My husband and I moved to Albania a few years after graduating from college. We both wanted to see a bit of the world and try our best to be useful. He worked as a project consultant for World Vision, and I taught English in a local elementary school. Although the southern part of the country attracts more tourists, we settled in the north in a small town called Laç known locally for the 400-pound pigs that roam the streets. (Why pigs, you ask? No one actually knows. Local legend holds that they showed up in the 1920s and never left. Others speculated that it was because Laç was one of the few towns in Albania with a Catholic majority, so the Muslim landowners from the south collected wild pigs and just dumped them there. Some thought the porcine wonders had escaped from the estate of a "boss" and the locals were afraid to eat them for fear of incurring the boss' wrath. Whatever the reason, at any given time, between 20-30 giant pigs roam the streets of Laç, adding to the local color…)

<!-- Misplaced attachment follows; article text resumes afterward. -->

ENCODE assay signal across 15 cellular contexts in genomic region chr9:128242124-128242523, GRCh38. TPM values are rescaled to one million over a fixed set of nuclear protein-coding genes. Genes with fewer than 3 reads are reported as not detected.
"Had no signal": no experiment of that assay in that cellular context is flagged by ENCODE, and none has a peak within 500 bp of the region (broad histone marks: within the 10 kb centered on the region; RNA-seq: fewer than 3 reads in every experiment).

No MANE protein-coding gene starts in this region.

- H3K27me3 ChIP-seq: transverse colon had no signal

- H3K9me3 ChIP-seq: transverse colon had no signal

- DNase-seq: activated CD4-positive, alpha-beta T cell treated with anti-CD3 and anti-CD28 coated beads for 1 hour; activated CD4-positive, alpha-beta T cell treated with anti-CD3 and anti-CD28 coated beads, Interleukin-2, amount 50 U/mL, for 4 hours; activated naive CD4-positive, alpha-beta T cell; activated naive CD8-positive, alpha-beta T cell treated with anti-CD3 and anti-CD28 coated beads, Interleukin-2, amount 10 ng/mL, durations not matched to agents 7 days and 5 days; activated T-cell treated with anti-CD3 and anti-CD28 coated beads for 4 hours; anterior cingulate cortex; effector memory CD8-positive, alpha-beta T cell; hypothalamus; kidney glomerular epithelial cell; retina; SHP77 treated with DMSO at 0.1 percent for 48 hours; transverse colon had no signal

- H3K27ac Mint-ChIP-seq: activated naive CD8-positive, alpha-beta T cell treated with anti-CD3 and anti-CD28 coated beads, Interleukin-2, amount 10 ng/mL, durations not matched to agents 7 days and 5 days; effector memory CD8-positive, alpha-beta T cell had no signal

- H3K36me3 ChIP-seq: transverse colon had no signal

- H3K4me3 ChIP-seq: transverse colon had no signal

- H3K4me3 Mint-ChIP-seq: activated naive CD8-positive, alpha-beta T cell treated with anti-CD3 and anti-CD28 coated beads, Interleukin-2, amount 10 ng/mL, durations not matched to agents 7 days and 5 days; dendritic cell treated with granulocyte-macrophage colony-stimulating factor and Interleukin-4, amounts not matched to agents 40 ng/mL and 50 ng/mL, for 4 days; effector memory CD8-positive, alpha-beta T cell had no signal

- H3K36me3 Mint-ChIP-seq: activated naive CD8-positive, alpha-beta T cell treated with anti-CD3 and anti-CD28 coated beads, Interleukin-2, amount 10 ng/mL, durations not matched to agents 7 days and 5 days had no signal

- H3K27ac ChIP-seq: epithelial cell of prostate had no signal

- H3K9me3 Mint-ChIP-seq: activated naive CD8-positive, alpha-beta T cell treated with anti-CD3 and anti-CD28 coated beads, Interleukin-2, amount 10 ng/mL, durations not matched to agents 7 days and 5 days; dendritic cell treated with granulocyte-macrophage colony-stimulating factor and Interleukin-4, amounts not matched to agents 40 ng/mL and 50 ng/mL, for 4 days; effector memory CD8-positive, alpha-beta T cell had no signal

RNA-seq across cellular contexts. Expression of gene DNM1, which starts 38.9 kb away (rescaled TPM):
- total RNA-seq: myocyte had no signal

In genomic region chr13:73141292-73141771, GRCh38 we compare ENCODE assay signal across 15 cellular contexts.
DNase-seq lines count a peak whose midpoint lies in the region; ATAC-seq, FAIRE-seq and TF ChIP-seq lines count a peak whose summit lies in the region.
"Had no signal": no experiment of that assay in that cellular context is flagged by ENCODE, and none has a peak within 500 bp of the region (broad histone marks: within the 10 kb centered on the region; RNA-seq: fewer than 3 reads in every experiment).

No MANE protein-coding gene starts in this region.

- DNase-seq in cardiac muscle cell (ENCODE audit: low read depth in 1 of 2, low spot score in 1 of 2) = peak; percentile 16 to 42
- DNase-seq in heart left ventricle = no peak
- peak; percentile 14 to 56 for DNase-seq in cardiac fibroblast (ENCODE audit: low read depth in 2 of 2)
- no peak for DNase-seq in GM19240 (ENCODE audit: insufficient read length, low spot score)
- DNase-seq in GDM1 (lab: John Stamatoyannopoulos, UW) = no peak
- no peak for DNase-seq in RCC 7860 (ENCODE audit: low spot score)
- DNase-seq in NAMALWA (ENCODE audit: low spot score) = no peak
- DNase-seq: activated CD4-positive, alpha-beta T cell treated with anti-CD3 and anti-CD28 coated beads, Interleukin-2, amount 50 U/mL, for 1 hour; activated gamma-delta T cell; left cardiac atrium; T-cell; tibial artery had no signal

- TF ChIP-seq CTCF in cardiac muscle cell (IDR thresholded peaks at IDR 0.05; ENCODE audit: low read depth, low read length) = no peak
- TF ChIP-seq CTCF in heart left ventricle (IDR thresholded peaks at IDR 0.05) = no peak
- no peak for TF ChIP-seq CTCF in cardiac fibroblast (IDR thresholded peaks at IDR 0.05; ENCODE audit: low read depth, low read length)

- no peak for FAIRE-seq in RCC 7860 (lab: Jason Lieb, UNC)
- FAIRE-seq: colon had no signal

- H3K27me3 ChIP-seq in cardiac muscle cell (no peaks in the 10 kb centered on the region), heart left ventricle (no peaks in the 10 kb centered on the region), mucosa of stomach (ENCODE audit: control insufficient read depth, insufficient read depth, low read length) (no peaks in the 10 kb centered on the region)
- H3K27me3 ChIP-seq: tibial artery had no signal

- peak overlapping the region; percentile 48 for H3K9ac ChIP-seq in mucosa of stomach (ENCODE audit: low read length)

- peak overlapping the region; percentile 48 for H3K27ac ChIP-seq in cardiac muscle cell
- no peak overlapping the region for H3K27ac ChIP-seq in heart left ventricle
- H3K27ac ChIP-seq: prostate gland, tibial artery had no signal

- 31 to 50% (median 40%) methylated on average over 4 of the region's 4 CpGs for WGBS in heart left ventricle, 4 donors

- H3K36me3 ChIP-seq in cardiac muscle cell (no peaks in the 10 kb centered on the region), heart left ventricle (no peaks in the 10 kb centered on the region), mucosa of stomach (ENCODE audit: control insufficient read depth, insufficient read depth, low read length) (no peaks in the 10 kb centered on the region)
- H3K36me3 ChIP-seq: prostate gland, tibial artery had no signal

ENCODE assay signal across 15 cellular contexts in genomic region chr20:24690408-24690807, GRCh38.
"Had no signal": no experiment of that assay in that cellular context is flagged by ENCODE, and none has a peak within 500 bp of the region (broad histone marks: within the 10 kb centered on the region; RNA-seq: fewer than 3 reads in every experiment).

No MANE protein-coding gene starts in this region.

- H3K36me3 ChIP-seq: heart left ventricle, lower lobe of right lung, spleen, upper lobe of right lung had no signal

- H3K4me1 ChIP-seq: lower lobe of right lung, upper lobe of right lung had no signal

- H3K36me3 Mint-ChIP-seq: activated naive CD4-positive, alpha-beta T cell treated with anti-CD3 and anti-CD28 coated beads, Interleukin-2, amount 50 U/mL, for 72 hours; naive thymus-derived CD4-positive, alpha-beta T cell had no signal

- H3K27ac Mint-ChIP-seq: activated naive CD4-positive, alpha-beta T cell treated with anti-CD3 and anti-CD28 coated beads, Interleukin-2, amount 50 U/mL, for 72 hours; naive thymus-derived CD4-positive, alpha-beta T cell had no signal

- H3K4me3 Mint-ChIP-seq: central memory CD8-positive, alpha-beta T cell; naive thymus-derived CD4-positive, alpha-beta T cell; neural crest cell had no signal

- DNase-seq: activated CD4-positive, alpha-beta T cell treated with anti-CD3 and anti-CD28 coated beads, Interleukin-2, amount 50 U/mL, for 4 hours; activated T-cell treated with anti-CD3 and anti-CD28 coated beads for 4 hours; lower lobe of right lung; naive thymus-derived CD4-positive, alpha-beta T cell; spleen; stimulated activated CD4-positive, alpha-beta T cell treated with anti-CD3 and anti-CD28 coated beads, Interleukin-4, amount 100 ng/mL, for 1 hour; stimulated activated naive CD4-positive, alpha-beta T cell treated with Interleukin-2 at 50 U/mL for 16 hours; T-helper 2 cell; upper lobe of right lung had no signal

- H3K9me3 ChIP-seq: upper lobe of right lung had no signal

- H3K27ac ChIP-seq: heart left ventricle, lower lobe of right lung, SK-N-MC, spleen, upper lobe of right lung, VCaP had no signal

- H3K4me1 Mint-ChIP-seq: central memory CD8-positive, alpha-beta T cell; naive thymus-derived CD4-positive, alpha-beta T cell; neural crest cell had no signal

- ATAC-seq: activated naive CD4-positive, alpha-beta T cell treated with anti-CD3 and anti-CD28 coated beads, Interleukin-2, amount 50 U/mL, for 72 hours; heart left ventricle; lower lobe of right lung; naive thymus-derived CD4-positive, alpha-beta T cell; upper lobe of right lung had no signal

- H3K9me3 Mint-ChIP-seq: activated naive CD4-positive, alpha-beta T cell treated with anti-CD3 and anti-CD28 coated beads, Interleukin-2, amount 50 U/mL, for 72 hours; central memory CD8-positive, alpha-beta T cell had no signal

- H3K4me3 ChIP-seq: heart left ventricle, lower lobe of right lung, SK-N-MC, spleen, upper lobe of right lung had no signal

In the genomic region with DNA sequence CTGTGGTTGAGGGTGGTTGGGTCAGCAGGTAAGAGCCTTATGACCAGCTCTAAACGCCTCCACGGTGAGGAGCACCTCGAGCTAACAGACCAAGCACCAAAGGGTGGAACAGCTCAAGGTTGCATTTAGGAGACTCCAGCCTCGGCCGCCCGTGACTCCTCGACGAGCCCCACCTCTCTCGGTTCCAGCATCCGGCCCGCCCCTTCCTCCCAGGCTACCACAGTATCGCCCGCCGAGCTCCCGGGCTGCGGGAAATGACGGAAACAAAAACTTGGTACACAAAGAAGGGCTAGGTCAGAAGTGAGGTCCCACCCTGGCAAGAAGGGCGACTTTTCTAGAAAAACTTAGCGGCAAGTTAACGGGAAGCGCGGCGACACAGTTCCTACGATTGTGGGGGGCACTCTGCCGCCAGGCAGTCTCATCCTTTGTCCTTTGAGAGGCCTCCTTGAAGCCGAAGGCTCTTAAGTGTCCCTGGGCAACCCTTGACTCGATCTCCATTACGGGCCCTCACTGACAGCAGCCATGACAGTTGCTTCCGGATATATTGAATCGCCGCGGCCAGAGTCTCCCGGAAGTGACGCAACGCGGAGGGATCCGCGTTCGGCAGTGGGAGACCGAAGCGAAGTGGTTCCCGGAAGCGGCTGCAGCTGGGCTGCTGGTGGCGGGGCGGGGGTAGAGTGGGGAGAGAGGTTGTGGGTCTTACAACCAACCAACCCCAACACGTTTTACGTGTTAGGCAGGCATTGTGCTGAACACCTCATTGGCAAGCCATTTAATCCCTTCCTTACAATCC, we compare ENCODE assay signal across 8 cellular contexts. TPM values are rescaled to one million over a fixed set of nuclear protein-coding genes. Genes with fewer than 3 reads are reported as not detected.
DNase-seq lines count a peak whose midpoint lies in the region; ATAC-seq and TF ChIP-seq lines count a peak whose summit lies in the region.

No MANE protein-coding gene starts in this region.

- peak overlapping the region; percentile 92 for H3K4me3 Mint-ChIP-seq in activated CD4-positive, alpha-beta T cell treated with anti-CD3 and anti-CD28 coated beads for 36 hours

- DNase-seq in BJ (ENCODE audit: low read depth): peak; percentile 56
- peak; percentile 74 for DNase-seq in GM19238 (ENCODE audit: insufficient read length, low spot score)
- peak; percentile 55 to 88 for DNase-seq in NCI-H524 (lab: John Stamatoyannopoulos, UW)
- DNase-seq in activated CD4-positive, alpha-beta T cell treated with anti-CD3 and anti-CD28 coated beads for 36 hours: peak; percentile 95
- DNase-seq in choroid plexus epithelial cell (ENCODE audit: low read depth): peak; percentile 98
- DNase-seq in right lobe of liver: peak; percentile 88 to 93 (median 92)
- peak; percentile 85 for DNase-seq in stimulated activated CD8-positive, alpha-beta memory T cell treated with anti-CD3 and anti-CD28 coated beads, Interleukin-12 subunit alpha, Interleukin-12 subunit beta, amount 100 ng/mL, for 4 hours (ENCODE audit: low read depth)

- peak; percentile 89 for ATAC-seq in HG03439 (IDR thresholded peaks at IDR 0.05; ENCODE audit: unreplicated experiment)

The moment my husband and I stepped out of our taxi and into our 400 square-foot apartment in the center of town, we had a “we’re-not-in-Kansas-anymore” moment. It was late afternoon, and the bells from the church across the dirt square from our building were clanging. The sound of traffic was non-existent (the one paved road going through town was a 10-minute walk away), and the setting sun had turned the mountains outside our window a deep ochre. Goats with jingling bells made their way down the steep hillside and a pig roughly the size of a miniature pony rutted in the open trash beside our front door.
|The church of St. Anthony (Shen Andou) in Laç.